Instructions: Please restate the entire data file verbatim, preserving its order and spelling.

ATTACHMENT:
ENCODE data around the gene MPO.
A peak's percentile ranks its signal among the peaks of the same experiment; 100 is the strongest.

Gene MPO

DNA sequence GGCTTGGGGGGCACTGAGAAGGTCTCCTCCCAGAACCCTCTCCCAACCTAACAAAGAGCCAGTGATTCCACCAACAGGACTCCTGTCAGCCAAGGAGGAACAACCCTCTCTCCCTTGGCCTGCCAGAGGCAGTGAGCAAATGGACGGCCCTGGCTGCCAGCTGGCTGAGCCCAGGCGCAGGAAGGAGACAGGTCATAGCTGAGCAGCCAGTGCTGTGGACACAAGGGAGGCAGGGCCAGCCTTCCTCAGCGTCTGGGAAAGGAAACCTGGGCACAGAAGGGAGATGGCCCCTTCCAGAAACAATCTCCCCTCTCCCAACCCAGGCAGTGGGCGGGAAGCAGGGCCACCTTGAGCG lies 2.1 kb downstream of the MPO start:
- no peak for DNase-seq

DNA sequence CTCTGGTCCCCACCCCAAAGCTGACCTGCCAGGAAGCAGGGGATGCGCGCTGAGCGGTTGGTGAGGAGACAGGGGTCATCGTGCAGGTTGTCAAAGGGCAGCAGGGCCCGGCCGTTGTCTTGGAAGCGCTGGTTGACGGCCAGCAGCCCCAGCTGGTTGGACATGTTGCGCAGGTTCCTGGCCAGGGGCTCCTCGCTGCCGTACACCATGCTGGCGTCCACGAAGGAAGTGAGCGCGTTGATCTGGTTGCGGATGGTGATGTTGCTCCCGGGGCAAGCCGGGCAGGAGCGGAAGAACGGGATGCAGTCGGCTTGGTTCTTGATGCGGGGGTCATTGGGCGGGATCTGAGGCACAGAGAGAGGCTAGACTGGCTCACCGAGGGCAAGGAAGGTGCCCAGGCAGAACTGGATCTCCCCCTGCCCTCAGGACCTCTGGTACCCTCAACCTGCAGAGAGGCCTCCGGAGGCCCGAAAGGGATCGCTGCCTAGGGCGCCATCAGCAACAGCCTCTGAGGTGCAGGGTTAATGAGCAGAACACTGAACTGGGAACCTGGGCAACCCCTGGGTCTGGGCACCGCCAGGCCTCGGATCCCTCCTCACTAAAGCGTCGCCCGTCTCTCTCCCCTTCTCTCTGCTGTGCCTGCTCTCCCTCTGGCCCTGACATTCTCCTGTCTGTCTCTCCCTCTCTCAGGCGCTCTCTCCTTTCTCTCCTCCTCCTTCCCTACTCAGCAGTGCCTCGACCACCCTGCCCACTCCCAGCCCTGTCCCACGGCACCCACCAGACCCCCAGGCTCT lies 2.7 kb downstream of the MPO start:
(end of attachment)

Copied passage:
ENCODE data around the gene MPO.
A peak's percentile ranks its signal among the peaks of the same experiment; 100 is the strongest.

Gene MPO

DNA sequence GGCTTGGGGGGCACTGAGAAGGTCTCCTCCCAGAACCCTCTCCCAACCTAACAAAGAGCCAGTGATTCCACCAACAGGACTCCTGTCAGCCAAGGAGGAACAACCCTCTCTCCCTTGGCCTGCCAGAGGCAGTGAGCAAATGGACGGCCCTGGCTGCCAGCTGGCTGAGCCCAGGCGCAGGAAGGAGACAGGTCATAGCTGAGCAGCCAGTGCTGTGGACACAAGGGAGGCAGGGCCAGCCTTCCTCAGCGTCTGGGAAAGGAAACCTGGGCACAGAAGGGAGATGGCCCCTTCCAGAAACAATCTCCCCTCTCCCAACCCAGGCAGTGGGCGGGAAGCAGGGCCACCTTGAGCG lies 2.1 kb downstream of the MPO start:
- no peak for DNase-seq

DNA sequence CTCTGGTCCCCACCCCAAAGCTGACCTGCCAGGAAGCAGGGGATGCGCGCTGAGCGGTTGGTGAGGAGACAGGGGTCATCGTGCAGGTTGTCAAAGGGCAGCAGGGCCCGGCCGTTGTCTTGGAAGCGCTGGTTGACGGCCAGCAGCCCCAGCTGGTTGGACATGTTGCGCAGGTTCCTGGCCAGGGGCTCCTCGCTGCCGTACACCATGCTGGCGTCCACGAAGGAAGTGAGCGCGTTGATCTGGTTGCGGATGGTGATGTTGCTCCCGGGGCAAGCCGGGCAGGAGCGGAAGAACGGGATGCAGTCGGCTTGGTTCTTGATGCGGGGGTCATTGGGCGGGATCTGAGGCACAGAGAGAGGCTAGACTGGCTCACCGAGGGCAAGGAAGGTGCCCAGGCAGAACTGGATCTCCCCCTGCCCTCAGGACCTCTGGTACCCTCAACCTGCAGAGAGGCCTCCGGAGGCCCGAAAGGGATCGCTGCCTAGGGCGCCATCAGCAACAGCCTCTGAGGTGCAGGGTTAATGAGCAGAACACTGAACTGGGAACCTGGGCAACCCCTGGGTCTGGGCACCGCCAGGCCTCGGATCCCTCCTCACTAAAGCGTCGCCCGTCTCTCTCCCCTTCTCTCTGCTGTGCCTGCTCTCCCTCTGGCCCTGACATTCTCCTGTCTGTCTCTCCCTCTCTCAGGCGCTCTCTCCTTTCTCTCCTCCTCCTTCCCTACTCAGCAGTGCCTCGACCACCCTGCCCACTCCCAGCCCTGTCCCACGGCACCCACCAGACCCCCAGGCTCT lies 2.7 kb downstream of the MPO start: